Right now, I should not be writing here, but only in my report :p But hey! I will be fast 😀
The day I was waiting for so long is approaching! 4 days till delivering the final thesis report. (teeth grinding, tears rolling, and a secret smile waits to give its huge finale to this 6-month performance)
I have so many words, definitions and numbers going around my head. And all this “jungle bubble” is taking structure in a form of sentences but getting restricted and limited in some lines of – somehow – academic writing.
I implemented 3 algorithms; all of them are Pregel-based, implemented on top of Giraph. They are iterative, vertex-centric and scalable.
The first two come from Collaborative Filtering; a technique used by Recommendation Systems. Think of a website with movies, where you can give ratings for movies you have watched. After rating some, the website starts recommending movies that you may like to watch. And sometimes you follow their recommendations and the movies are actually good. Magic! …Or just math. Recommendation systems use different algorithms for predicting what rating a user may give to a movie he/she has not watched. These algorithms are usually based on ratings the user has given in the past and on ratings of other users. Imagine you and another guy (or girl) from the other side of the planet have the same taste in movies and give the same ratings. It’s reasonable that if he (or she) watches a movie and gives a good rating for it, you should receive a recommendation from the system about this movie. Of course there are exceptions in the rule and other factors affect our preferences, but something is better than nothing. 😉 So the two algorithms do some math (or magic :p) and improve the predictions! Which are they, how they do it and what is going on will come in another post. 😉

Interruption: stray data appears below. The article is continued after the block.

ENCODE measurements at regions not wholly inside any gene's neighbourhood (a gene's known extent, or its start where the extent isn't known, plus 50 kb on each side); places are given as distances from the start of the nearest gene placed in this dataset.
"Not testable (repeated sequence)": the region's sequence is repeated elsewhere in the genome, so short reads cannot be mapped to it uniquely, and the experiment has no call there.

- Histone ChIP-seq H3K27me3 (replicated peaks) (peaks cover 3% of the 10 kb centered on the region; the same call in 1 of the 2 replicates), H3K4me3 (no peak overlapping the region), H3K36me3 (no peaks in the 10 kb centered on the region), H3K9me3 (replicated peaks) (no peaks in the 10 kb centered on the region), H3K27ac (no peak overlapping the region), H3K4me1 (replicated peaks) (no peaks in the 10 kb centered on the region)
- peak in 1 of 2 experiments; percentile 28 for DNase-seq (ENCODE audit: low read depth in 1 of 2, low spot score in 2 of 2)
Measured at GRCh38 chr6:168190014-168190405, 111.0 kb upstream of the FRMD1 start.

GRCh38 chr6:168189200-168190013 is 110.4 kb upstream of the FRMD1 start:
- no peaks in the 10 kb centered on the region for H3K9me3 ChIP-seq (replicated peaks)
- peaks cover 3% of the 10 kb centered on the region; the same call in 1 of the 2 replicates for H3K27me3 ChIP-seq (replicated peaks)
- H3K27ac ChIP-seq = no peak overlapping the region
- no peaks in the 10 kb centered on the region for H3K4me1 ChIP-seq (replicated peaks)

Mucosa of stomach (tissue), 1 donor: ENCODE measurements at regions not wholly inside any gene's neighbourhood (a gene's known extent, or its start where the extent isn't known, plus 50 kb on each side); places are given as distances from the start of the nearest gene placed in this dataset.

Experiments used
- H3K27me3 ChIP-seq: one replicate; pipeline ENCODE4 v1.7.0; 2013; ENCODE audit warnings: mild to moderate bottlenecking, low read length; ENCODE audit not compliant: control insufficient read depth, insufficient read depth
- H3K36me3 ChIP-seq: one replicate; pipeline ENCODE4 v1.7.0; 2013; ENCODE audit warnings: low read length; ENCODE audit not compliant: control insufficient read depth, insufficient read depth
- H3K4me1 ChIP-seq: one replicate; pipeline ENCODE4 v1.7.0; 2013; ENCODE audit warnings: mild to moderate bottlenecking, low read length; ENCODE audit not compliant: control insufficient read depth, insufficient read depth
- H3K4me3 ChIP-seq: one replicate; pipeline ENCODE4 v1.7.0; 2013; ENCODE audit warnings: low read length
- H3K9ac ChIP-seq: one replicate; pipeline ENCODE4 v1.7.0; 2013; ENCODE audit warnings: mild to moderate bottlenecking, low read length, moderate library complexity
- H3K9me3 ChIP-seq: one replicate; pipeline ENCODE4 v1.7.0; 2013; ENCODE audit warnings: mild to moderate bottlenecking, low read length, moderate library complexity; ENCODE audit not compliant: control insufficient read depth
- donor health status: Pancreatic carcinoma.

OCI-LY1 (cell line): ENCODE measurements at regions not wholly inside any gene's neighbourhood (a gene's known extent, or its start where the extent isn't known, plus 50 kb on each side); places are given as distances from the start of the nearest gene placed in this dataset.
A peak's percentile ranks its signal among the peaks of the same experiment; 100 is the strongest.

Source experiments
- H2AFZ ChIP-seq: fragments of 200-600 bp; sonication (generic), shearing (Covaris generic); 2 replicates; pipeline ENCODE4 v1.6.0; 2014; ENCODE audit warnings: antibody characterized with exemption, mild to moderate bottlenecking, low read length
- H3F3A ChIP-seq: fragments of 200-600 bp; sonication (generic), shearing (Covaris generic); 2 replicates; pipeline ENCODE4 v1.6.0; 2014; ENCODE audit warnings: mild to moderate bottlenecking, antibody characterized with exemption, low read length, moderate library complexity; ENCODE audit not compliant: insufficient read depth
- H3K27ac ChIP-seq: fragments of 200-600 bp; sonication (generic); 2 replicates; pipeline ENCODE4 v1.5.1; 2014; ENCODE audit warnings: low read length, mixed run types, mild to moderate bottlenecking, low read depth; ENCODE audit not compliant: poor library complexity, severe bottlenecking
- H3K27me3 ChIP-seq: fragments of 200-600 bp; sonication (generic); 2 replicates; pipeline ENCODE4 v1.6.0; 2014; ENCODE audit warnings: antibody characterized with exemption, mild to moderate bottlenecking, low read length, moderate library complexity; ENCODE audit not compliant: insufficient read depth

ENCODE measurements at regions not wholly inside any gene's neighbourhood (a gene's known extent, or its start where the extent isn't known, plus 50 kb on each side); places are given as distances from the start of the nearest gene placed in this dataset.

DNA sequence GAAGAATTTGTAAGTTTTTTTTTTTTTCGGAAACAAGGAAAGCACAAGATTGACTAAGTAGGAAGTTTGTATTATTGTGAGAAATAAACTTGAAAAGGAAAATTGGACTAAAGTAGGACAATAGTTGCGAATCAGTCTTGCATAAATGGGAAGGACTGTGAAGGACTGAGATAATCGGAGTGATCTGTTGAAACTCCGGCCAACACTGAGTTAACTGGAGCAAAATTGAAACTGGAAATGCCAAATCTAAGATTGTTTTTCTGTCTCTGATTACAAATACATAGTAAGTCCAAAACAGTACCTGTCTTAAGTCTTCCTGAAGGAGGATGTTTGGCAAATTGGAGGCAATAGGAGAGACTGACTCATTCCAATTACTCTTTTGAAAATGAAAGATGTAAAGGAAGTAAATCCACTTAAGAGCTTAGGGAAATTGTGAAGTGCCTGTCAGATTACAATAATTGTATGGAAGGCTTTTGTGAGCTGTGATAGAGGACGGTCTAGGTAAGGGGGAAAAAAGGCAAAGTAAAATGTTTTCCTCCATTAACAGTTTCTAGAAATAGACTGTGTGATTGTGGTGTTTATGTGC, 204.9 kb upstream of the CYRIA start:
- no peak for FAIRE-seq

The third algorithm copes with Graph Partitioning. Another fascinating area! Just imagine you are working on Facebook, and you have all these millions of addicts (I do not accuse anybody and I do not exclude myself ;p) posting, commenting, poking, sending messages to their friends. We – the users – create a graph; we are the nodes and by becoming friends with someone we create the edges. The graph created by all this mess is huge. The machines used to serve our requests and store all our information are a lot and partitioning the data to these machines is not a simple problem. It’s easier though if I and my friends get served from the same machine (or same cluster), so whenever we exchange messages, or post and comment to each other, these operations will be executed faster. The algorithm I implemented is one of the many existing out there, but one of the few that allows me to implement it in Pregel-mode 🙂 More info to come in another post. 😀
Before this thesis I never had any experience with recommendation systems; now I can say that this is a huge area of business and of great importance. Deepening in this area takes a place in my ToDo list!
As for the graph partitioning, this is my second time. My first project was last semester at KTH, in which we implemented a project about Scaling Online Social Networks. Hmm I should write about this as well! 😀
Well, I had my dose of funny/relaxed/non-academic writing.
Back to my serious/academic/thesis writing. 🙂